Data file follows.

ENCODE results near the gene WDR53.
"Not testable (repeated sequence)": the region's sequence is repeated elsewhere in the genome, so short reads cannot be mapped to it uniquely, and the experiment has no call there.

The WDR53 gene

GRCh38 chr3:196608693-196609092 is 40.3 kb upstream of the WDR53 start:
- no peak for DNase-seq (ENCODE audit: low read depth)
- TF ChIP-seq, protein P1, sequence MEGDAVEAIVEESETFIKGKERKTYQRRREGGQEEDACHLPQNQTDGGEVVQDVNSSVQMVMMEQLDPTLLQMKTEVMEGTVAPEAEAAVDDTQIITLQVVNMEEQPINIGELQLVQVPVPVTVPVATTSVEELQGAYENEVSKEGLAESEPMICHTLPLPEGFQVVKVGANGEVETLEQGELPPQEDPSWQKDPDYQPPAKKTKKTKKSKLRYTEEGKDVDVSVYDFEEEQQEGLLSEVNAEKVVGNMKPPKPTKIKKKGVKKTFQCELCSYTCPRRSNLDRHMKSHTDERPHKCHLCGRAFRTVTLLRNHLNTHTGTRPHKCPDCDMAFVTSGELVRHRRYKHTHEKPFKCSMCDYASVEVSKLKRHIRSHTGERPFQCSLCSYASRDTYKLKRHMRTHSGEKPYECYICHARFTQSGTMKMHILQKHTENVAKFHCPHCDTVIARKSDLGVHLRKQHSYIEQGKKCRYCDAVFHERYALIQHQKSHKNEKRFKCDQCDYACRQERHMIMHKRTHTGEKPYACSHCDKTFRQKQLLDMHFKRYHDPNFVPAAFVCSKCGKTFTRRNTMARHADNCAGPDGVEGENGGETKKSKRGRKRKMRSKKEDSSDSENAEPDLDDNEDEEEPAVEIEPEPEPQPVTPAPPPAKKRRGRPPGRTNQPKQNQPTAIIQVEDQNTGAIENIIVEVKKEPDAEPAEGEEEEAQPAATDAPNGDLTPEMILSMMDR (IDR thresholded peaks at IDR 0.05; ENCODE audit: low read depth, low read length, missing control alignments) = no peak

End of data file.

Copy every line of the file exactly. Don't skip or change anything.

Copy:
ENCODE results near the gene WDR53.
"Not testable (repeated sequence)": the region's sequence is repeated elsewhere in the genome, so short reads cannot be mapped to it uniquely, and the experiment has no call there.

The WDR53 gene

GRCh38 chr3:196608693-196609092 is 40.3 kb upstream of the WDR53 start:
- no peak for DNase-seq (ENCODE audit: low read depth)
- TF ChIP-seq, protein P1, sequence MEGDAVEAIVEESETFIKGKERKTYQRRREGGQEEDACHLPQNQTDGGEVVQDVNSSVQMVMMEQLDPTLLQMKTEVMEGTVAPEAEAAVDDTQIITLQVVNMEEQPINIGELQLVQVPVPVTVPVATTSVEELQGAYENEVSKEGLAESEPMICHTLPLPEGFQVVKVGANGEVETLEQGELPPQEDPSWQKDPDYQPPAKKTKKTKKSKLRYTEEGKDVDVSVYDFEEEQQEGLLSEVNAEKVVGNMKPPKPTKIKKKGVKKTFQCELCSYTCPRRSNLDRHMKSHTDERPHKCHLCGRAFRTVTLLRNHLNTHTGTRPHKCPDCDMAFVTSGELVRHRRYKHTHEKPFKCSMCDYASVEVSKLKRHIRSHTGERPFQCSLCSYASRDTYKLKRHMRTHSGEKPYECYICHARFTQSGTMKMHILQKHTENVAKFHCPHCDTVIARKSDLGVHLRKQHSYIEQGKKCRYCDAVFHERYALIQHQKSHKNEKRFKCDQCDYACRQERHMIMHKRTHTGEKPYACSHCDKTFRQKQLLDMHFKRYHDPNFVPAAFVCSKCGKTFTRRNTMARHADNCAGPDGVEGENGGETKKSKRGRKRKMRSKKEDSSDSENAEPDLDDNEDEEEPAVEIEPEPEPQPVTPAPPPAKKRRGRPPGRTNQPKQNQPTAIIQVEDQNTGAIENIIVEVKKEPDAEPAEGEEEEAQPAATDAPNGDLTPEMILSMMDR (IDR thresholded peaks at IDR 0.05; ENCODE audit: low read depth, low read length, missing control alignments) = no peak